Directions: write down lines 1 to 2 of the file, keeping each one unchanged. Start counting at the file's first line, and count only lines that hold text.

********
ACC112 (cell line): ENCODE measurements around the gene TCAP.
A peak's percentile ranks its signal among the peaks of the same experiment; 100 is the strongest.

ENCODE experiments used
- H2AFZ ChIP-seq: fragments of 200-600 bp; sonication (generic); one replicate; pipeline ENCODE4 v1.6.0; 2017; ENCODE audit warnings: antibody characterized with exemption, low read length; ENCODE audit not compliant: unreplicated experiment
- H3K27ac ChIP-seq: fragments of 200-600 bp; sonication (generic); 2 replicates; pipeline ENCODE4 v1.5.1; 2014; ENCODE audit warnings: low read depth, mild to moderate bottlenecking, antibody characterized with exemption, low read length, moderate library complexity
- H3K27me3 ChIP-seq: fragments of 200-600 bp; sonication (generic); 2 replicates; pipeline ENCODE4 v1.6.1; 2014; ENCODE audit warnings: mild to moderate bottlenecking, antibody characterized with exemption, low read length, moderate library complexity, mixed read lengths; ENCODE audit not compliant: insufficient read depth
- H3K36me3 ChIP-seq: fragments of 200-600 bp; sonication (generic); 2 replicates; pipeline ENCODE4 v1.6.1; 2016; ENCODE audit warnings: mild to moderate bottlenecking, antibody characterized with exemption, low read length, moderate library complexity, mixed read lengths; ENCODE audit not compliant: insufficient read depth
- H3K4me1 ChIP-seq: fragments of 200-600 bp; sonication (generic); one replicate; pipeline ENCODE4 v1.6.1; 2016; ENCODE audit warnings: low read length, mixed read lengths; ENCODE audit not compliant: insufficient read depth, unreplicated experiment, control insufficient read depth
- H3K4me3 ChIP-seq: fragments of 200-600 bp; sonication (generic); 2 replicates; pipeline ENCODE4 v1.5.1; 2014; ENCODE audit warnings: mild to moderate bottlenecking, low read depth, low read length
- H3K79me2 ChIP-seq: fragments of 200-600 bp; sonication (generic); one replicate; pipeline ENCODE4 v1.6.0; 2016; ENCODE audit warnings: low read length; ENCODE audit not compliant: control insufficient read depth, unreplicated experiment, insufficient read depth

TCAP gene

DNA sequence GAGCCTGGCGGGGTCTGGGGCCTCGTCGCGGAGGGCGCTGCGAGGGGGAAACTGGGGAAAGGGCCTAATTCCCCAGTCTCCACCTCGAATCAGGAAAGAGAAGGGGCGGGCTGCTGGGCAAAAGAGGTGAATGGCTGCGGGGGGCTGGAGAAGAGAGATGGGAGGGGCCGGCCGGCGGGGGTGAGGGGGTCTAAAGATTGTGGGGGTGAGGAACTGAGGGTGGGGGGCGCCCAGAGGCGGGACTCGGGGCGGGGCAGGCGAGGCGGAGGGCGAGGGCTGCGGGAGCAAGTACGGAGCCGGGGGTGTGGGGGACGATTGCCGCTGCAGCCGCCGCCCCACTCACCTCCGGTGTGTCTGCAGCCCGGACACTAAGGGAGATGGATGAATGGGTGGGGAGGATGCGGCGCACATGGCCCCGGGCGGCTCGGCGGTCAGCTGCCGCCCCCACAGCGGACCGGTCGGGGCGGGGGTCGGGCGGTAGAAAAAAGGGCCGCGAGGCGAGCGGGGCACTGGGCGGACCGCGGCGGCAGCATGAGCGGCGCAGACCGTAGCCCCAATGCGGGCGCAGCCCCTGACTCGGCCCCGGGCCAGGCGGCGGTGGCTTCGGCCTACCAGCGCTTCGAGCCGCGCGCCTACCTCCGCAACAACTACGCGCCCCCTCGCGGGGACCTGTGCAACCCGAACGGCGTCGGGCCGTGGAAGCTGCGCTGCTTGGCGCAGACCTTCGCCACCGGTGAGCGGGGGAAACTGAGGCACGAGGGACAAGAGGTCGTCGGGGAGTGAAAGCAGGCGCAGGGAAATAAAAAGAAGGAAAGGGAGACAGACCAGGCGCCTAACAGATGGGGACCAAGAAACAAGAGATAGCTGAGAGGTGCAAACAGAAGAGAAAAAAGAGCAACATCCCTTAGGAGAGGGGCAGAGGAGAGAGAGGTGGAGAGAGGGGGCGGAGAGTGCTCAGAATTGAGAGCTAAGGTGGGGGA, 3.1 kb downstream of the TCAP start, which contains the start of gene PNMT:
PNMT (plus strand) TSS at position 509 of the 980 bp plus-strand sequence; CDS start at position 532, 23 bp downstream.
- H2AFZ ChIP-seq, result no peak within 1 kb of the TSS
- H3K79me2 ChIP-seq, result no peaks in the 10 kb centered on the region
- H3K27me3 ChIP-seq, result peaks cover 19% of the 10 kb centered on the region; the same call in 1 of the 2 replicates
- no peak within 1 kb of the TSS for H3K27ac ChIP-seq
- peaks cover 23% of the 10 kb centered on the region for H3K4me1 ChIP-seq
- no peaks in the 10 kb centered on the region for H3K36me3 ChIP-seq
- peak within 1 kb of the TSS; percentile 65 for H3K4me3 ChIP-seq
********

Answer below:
ACC112 (cell line): ENCODE measurements around the gene TCAP.
A peak's percentile ranks its signal among the peaks of the same experiment; 100 is the strongest.